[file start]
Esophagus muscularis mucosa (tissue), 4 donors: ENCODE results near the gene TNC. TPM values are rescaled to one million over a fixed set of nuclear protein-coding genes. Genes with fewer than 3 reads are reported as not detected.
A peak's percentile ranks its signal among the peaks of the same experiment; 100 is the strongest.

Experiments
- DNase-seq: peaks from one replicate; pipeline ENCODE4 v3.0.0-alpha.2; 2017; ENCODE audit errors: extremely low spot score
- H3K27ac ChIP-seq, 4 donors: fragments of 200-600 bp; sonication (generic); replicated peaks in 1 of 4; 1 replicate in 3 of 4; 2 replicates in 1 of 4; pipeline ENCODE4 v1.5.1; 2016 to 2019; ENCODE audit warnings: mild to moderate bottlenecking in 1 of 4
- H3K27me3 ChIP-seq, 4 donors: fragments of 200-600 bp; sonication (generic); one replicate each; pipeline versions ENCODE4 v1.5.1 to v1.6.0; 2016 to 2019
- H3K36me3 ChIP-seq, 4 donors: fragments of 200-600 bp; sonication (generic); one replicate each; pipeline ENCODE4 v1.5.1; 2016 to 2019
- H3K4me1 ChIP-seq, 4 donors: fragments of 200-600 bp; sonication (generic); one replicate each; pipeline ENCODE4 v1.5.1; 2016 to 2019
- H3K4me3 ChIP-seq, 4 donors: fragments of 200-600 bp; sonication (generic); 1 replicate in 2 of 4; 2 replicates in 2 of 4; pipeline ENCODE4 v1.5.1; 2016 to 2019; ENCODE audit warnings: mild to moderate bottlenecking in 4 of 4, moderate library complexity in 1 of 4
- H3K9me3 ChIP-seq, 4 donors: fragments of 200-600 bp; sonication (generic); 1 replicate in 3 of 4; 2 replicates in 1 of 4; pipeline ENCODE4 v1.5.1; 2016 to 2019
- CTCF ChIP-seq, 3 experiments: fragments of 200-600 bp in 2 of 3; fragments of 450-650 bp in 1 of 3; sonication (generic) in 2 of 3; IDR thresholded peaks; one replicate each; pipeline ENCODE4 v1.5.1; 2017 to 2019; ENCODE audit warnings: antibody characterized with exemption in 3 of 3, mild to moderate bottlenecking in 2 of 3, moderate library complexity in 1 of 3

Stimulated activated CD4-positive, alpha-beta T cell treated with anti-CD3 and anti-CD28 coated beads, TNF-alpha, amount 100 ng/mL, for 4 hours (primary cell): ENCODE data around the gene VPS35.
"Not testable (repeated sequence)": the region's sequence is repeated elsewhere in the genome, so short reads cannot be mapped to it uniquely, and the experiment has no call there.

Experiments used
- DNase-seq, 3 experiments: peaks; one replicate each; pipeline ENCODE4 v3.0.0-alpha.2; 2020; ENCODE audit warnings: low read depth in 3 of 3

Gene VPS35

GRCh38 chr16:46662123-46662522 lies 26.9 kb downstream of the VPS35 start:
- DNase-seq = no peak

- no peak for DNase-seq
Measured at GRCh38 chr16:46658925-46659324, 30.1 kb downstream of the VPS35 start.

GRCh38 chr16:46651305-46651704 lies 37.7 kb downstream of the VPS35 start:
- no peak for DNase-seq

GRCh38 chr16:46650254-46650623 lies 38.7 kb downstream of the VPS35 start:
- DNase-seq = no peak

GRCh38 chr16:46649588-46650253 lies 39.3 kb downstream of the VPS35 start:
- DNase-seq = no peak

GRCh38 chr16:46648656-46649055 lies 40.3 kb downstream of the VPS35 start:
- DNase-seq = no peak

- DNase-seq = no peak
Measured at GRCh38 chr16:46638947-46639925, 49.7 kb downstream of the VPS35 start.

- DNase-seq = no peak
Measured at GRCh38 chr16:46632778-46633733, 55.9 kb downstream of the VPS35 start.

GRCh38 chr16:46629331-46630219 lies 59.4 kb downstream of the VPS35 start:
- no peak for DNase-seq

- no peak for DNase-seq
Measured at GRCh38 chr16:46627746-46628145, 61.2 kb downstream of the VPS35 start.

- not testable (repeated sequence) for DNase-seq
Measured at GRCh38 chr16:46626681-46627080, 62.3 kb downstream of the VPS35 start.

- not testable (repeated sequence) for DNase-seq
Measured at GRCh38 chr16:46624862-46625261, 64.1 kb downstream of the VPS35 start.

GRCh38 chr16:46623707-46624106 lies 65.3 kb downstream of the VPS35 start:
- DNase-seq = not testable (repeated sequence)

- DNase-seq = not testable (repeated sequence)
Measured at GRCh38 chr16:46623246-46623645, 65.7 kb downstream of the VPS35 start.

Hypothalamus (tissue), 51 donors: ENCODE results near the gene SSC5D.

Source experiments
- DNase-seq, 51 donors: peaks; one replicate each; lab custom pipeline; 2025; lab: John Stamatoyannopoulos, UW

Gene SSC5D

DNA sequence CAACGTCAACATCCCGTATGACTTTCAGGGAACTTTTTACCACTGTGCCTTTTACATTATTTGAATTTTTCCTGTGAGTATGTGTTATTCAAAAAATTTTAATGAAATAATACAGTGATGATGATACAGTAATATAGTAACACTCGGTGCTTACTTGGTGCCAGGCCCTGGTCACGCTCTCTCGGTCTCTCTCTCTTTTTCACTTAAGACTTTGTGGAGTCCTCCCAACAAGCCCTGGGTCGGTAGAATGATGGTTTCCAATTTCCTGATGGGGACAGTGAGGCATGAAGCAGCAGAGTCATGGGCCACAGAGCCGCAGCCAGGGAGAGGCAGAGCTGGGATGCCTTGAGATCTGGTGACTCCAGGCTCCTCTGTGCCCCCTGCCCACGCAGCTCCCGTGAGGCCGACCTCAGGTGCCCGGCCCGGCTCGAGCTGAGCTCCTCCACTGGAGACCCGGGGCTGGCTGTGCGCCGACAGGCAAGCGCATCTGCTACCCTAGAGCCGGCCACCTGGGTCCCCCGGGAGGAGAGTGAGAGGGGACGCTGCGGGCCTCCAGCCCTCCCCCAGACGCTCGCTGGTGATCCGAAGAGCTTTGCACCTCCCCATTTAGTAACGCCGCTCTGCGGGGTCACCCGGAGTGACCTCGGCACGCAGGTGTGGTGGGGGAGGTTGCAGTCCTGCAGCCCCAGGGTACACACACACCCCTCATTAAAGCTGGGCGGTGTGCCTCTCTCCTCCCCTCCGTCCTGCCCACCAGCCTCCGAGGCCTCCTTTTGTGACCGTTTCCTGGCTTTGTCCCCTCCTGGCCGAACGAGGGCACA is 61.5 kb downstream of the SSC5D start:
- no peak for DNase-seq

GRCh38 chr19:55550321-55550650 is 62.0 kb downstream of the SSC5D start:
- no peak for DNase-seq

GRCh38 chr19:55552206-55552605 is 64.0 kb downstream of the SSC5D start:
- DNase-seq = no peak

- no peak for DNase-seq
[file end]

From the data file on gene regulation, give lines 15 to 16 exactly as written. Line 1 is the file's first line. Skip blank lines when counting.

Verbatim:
- DNase-seq, 3 experiments: peaks; one replicate each; pipeline ENCODE4 v3.0.0-alpha.2; 2020; ENCODE audit warnings: low read depth in 3 of 3

Gene VPS35